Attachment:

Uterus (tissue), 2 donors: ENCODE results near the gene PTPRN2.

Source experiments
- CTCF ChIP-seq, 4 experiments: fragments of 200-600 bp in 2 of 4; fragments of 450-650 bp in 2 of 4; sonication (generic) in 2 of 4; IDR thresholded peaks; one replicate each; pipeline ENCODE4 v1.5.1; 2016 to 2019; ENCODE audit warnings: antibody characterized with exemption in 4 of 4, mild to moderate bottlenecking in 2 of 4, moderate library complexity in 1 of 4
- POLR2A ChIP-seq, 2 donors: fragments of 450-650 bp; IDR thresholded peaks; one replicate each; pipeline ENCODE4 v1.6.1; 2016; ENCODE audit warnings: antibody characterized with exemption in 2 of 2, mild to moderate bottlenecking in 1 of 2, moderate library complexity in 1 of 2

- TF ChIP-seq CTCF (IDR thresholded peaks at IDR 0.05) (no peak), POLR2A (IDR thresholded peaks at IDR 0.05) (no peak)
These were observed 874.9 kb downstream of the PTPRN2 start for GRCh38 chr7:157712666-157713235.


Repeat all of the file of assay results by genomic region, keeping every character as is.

Uterus (tissue), 2 donors: ENCODE results near the gene PTPRN2.

Source experiments
- CTCF ChIP-seq, 4 experiments: fragments of 200-600 bp in 2 of 4; fragments of 450-650 bp in 2 of 4; sonication (generic) in 2 of 4; IDR thresholded peaks; one replicate each; pipeline ENCODE4 v1.5.1; 2016 to 2019; ENCODE audit warnings: antibody characterized with exemption in 4 of 4, mild to moderate bottlenecking in 2 of 4, moderate library complexity in 1 of 4
- POLR2A ChIP-seq, 2 donors: fragments of 450-650 bp; IDR thresholded peaks; one replicate each; pipeline ENCODE4 v1.6.1; 2016; ENCODE audit warnings: antibody characterized with exemption in 2 of 2, mild to moderate bottlenecking in 1 of 2, moderate library complexity in 1 of 2

- TF ChIP-seq CTCF (IDR thresholded peaks at IDR 0.05) (no peak), POLR2A (IDR thresholded peaks at IDR 0.05) (no peak)
These were observed 874.9 kb downstream of the PTPRN2 start for GRCh38 chr7:157712666-157713235.